JUNEAU - A sleeper amendment in the federal health care bill gives states like Alaska the option of supplementing federal Medicare payments to physicians and other health care providers.
Alaska Sen. Mark Begich got the language attached to the final Senate health care bill in late December.
The House of Representatives adopted the Senate-passed bill with Begich's amendment on March 21 and President Barack Obama signed it into law March 23.
Rep. Les Gara, D-Anchorage, proposed legislation last year that would set up a state grant program assisting Alaska seniors who are unable to get health care under Medicare. The bill is now being redrafted to reflect the opportunities presented by the new federal law, Gara's office said. A new version of Gara's bill, House Bill 178, will be introduced soon.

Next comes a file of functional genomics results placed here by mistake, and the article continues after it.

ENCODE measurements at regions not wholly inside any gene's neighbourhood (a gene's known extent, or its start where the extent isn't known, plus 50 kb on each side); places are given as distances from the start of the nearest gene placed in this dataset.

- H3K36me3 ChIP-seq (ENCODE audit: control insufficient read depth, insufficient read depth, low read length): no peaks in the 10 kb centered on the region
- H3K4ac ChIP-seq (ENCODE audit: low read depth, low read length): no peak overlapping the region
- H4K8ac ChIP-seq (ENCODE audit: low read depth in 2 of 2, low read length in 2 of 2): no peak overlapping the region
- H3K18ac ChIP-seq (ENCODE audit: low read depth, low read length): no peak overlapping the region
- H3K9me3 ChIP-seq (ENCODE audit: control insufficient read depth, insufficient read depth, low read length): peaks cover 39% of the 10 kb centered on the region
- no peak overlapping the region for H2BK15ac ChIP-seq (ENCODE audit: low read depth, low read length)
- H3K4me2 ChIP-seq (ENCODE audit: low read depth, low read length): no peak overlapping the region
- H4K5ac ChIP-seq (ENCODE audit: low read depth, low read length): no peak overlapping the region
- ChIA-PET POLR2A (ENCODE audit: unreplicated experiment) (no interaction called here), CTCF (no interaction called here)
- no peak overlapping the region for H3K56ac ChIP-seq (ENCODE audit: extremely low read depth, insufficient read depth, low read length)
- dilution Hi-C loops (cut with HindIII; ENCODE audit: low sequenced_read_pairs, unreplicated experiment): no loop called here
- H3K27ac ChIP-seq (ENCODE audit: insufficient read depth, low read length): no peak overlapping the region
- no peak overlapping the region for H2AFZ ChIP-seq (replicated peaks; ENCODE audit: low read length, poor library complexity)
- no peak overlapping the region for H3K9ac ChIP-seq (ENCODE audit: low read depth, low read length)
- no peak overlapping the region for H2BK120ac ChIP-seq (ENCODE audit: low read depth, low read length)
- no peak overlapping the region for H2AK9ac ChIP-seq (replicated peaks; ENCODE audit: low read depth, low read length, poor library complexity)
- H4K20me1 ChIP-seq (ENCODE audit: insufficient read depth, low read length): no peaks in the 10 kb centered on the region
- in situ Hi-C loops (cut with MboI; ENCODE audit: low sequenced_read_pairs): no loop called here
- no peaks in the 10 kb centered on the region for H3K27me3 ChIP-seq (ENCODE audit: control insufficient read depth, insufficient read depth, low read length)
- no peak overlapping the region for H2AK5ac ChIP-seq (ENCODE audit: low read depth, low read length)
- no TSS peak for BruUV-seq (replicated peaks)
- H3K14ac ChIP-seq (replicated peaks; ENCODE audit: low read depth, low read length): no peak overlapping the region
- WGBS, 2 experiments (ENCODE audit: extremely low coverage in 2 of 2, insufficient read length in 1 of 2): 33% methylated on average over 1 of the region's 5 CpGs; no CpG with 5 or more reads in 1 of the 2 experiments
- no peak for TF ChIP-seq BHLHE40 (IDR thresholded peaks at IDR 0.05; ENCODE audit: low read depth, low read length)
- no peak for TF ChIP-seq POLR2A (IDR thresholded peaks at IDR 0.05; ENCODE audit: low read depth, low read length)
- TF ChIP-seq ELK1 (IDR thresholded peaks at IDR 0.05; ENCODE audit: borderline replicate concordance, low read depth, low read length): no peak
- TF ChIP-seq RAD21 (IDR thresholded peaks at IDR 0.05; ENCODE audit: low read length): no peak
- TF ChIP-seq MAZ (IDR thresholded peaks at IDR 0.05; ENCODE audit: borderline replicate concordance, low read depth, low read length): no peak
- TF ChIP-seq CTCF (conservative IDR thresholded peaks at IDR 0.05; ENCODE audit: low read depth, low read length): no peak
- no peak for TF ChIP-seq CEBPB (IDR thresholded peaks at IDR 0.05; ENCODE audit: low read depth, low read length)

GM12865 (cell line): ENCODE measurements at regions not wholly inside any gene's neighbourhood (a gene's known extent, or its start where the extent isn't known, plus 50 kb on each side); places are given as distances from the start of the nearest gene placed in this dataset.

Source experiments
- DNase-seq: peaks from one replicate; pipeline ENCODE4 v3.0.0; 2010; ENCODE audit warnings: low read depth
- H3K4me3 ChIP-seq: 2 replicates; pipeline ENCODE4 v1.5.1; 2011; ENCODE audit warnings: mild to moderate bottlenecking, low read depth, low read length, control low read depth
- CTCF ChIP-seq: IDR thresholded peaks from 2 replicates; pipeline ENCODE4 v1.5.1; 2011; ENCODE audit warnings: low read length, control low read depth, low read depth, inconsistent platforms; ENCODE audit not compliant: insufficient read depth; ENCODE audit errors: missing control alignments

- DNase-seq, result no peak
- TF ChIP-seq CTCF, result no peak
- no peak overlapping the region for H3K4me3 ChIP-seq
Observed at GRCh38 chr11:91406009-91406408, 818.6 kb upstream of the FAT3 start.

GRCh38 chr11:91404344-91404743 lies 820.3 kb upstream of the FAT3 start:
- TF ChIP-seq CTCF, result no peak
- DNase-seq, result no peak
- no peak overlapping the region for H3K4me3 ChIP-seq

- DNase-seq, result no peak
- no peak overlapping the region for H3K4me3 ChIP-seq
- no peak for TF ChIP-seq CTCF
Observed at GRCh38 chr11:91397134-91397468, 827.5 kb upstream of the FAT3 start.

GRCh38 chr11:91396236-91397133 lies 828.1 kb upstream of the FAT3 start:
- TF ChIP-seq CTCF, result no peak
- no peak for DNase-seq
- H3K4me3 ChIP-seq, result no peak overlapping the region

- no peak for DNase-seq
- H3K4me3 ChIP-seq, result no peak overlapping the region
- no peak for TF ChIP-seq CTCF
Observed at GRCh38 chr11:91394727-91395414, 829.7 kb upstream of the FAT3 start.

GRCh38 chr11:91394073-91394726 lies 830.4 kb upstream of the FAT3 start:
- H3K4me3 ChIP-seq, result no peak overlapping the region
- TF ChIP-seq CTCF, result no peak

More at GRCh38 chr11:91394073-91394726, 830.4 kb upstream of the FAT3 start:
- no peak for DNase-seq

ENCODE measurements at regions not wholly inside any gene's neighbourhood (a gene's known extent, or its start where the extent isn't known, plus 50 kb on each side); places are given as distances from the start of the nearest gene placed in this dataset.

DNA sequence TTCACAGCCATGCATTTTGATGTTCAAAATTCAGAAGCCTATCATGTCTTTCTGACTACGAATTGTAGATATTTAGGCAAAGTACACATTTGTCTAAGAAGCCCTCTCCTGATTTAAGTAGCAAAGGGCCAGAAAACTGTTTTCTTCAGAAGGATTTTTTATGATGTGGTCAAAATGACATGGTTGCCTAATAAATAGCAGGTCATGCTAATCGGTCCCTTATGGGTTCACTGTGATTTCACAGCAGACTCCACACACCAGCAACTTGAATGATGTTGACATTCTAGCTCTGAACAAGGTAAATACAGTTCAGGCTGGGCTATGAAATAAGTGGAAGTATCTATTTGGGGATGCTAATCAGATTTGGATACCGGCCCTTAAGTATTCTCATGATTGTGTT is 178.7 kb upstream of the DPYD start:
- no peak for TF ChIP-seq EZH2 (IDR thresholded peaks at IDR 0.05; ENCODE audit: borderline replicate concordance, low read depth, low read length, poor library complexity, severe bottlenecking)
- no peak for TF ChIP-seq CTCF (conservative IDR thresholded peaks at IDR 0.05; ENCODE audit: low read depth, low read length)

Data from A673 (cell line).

Gara said he believes a state grant program that supplements Medicare with $20 or $30 per office visit would allow many clinics to at least break even, and a program that pays $60 or $70 as a supplemental payment would allow them to make profit.
State officials are cautious in their reactions to the amendment. Speaking on background, one administration official said the language and intent of the amendment is still being reviewed along with the full federal health care bill.
The problem will only get worse because health care costs are rising fast in Alaska, at rates of 15 percent a year according to state estimates, and senior citizen populations are growing fast, as well.
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